Father O'Leary's All-Night Mission
by Kevin Reigle
It’s not the congregation that needs saving, it’s the church. At least that’s what the lady says who pays the bills. All she does is complain about Father O’Leary opening up the basement as an all-night mission and soup kitchen between Thanksgiving and Christmas. She says the church can’t afford it.
As I walk through the nave before heading downstairs, I think about something I’ve heard, but I’m not sure where. If God doesn’t love us, I hope he loves stained glass. Well, if he does, he must love our church. Every window from the sanctuary to the narthex is stained glass.
In the basement, Amy and Joe are standing behind the counter serving soup and sandwiches. It’s been cold out and now they’re calling for snow. If that happens, this place will really fill up.
We don’t have anywhere for people to sleep, but some hang around until we lock up around 2 am. The church used to be unlocked all the time, but now it’s only open during services and at night for the soup kitchen. Father O’Leary isn’t thrilled, and he blames the bishop for spreading the fear of vandalism among the congregation.
I hop behind the counter to help Amy and Joe. Amy’s cute and I’ve thought about asking her out, but it seems awkward since I grew up with her cousin, Joe. Besides, I’m still trying to get over this other girl who keeps texting me all the time and won’t leave me alone.
Also, Amy’s mom likes to spread gossip. She started telling people that Father O’Leary drunk dials women late at night. I mean come on. Maybe some of her other gossip could be true, like the stuff about the janitor, but saying things about Father O’Leary like that is going too far.
A television hangs from the celling in the far corner of the basement, but no one really watches it. At some point, Father O’Leary will come down and give a sermon. He’s such a charismatic speaker and even the most cynical personage leaves Father O’Leary’s All-Night Mission with belief and renewed hope.
Joe gives me a nudge and looks over at his cousin who is sitting at one of the tables having a conversation with an elderly couple. At first, I can’t believe he’s serious. I think about telling him how weird it would be to date Amy but then I’m like, well, if he’s okay with it, maybe I should go over and talk to her. So, I do.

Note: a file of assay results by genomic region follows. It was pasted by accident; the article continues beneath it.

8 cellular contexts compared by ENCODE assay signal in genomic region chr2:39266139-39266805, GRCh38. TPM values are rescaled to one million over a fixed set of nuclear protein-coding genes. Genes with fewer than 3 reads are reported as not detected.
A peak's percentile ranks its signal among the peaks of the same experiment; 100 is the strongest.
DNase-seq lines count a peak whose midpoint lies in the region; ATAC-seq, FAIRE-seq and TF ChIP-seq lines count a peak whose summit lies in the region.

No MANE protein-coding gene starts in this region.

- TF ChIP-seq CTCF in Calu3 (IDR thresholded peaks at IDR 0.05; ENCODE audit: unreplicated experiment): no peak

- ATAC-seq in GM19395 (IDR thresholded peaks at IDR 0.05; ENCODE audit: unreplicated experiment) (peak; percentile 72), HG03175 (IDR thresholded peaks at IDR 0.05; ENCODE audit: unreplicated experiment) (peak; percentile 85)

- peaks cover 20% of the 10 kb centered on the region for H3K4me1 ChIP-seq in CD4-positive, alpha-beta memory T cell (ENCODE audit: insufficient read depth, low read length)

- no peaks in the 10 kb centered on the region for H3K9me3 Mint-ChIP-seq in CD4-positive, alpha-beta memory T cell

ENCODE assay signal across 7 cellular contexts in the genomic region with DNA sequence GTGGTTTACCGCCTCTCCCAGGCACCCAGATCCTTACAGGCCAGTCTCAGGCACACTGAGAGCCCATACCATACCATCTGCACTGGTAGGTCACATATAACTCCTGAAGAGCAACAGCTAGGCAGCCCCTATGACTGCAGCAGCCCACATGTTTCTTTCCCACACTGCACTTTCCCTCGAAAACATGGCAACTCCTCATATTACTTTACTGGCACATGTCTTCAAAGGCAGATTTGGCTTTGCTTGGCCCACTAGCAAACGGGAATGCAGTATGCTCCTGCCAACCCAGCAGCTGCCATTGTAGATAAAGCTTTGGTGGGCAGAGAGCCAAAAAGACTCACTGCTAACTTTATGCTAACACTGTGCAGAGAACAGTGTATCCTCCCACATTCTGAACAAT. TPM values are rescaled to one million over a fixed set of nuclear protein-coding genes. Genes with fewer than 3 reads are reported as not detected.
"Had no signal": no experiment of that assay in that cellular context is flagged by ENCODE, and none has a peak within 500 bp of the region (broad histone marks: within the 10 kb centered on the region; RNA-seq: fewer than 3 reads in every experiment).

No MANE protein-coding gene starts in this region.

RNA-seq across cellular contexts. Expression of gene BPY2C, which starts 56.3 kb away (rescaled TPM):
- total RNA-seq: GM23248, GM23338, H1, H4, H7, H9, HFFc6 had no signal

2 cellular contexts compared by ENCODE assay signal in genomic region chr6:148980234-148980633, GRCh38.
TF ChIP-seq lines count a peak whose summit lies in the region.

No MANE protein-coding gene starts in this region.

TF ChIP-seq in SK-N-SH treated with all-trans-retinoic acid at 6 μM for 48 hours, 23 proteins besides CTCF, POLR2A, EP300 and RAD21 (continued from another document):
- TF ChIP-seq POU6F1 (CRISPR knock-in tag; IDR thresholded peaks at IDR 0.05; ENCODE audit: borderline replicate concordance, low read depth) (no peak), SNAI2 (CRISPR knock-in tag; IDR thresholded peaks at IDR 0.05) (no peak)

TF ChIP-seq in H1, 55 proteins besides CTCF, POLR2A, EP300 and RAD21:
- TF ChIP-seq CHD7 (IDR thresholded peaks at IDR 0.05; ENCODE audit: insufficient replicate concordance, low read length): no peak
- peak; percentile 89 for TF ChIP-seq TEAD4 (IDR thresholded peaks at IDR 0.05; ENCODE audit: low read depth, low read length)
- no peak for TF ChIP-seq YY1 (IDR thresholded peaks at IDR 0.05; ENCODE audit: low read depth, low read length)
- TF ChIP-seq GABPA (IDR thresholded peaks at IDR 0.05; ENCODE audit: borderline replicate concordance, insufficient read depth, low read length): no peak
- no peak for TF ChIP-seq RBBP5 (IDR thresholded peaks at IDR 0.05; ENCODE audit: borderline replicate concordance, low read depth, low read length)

At the table, Amy introduces me to the venerable couple. She asks if I know where Father O’Leary is. I see she’s concerned, so I decide to go look for him.
I walk to the side door and climb the stairs. The sacristy is empty. I thought Father O’Leary might be here, but he isn’t. I try the office, but it’s locked. There’s no reason for him to be in the confessional at this hour, but I look anyway. He’s not there either.
I call out his name, my voice echoing through the pews. The only other place he might be is the parsonage. I unlock the massive double doors and step out into the night. Across the parking lot, a single light glows inside the house.
I step up on the porch and knock. There’s no answer. I try the door and it opens. The living room is dark with little furniture. Down the hallway, a ring of light frames one of the doors. When I don’t get a response, I hurry down the hall and push open the swinging door.
A bulb hangs from the kitchen ceiling. It rocks slowly, casting shadows on the ripped linoleum. At the table, in the middle of the room, Father O’Leary is hunched over, face pressed against an empty plate. An open bottle of rum is clutched in his left hand and a phone in his right.
A voice crackles from the receiver. His pulse is weak, but it’s there. I lean closer to his face, and I’m hit with the hot breath of alcohol. I put the phone to my ear and hear a woman yelling.
Before I can ask for help, she calls Father O’Leary a disgusting old man and hangs up.
About the Author
Kevin Joseph Reigle’s short stories have appeared in Beyond Words, The Dillydoun Review, Drunk Monkeys, Bridge Eight, Pensworth, Prometheus Dreaming, BQW, Bright Flash and others. He is an English Professor at the University of the Cumberlands.